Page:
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Analysis: Democrats, greens nuclear fans?

By BEN LANDO, UPI Energy Correspondent

WASHINGTON, Oct. 20 (UPI) -- Democrats from Iowa to powerful members of Congress are endorsing more nuclear power in the United States, often to combat climate change or dependence on oil, but critics say it's a shortsighted venture.

There are 103 reactors online, churning out 20 percent of U.S. energy consumption, but the wave of nuclear support that began mid-20th century died after the disaster in Chernobyl and the incident at Three Mile Island in Pennsylvania.

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Or, nearly died.

Increasing U.S. -- and worldwide -- energy demand and the growing cost of fossil fuels, coupled with tax incentives in last year's federal energy bill, has breathed life into an industry that last attained federal approval for a plant in 1978.

Nearly 789 billion kilowatt hours of electricity was generated by U.S. nuclear power in 2004, the most ever for the country and the fifth record set since 1998 despite no new nuclear plants coming online since 1996, according to the World Nuclear Association.

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Earlier this month, state lawmakers, the Hawkeye Labor Council and the mayor of Cedar Rapids, Iowa, rallied at the state's only nuclear plant for a reversal of a decades-long drought in civilian nuclear growth in the country.

The plant's owner, FPL Energy, is part of the Clean and Safe Energy Coalition, which organized the rally and relies on most of its funding from the nuclear industry's lobby, the Nuclear Energy Institute, The Gazette in Cedar Rapids reported.

The Progressive Policy Institute, a nonprofit policy branch of the Democratic Leadership Council -- a coalition of "New Democrat" politicians -- released a report Oct. 16 that included new nuclear plants as part of the formula to cut "an addiction to carbon-based fuels that endangers America's national security, economic vitality, and environmental health."

Michelle Boyd, legislative director of Public Citizen's Energy Program, called nuclear-friendly Democrats "unfortunate."

"It's a political platform that guarantees they get money from the Nuclear Energy Institute," Boyd said.

She warned committing resources to nuclear power will take away from the very renewable energy sources looked to as an alternative to polluting fossil fuels.

"I certainly wouldn't put all my eggs in the nuclear basket," said Judith Greenwald, director of innovative solutions at the Pew Center on Global Climate Change, but those looking at environmental issues see nuclear power as a part of a diverse, pollution-free portfolio.

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"That conversation is happening."

The Sierra Club said it isn't at the pro-nuclear power discussion table, however.

"There are some left-leaning groups that are recalculating their beliefs but that does not include the environmental community," said Josh Dorner, spokesman for Sierra Club, adding the organization is "squarely opposed to nuclear energy."

The Natural Resources Defense Council's stance isn't anti-nuclear outright, but says without government subsidies, nuclear power isn't competitive on the open market.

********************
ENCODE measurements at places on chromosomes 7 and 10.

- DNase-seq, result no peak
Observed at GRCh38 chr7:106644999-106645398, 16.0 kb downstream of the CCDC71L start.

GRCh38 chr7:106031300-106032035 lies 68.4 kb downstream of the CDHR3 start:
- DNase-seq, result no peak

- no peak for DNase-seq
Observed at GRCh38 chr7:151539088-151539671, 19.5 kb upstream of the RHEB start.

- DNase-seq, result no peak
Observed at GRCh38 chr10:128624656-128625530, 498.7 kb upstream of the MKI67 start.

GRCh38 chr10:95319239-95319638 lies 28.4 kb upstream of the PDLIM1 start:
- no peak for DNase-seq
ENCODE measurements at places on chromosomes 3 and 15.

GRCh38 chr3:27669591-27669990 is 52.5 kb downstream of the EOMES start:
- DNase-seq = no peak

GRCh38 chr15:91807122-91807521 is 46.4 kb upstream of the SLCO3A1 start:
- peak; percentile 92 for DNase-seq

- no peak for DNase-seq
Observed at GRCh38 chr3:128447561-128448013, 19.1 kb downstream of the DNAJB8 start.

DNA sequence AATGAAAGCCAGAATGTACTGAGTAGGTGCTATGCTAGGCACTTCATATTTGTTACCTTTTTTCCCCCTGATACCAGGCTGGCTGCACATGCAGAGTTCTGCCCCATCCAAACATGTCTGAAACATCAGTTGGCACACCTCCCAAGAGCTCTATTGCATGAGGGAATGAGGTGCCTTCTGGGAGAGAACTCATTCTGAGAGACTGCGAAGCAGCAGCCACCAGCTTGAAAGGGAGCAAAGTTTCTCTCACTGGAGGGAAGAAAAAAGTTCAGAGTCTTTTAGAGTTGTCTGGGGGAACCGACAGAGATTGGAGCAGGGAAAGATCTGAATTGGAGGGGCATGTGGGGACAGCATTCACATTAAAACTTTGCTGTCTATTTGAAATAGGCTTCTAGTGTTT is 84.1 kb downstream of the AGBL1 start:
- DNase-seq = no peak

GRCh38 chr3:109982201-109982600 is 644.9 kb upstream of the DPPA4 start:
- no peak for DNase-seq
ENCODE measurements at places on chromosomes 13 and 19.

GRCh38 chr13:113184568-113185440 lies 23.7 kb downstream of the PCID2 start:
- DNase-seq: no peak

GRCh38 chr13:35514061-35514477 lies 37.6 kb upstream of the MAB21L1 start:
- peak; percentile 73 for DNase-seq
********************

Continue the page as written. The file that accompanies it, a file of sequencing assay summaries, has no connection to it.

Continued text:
And, "NRDC will continue to seek redress for serious waste, security and proliferation concerns associated with both domestic and international nuclear power applications," wrote NRDC spokesman Ralph Cavanagh, in an e-mail to United Press International.

Michael Mariotte, executive director of the Nuclear Information and Resource Service, like other nuclear opponents, attributed the perceived pro-nuke environmentalist movement to Patrick Moore, co-founder of radical environmental group Greenpeace. Moore left the group in 1986 and is now a nuclear proponent.

Moore, along with Christine Todd Whitman, President Bush's first Environmental Protection Agency administrator, leads the Clean and Safe Energy Coalition.

Mariotte said Democrats as an entire party don't back nuclear energy.

The Democratic Leadership Council, a strong influence in the party now and parent organization to the Progressive Policy Institute, is "the center-right of the Democratic Party," he said.

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"The Progressive Policy Institute has never been progressive," said Public Citizen's Boyd, when asked about PPI's nuclear advocacy in its recent report.

"Historically we're seeing a shift in support" from Democrats, said Jerry Slominski, senior legislative director for the Nuclear Energy Institute, adding all but four of the party's U.S. Senators voted for recent climate change legislation that included a nuclear provision. (Mariotte, however, countered that the senators initially supported the climate bill but voted no after the nuclear provision was inserted.)

Slominski said the Democrats' umbrella always included environmentalists, which nuclear critics are a part of. And with the climate change issue gaining traction while the anti-nuclear movement that effectively, possibly temporarily, closed the industry's shop decades ago being "rather old," he said support is growing.

That can be seen in the breakdown of the more than $289,500 in campaign contributions the NEI doled out since Jan. 1, 2005. Thirty-nine percent went to Democrats, a growing share, which Slominski said is a "mirror" for their support of the nuclear industry.

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(Comments to energy@upi.com)

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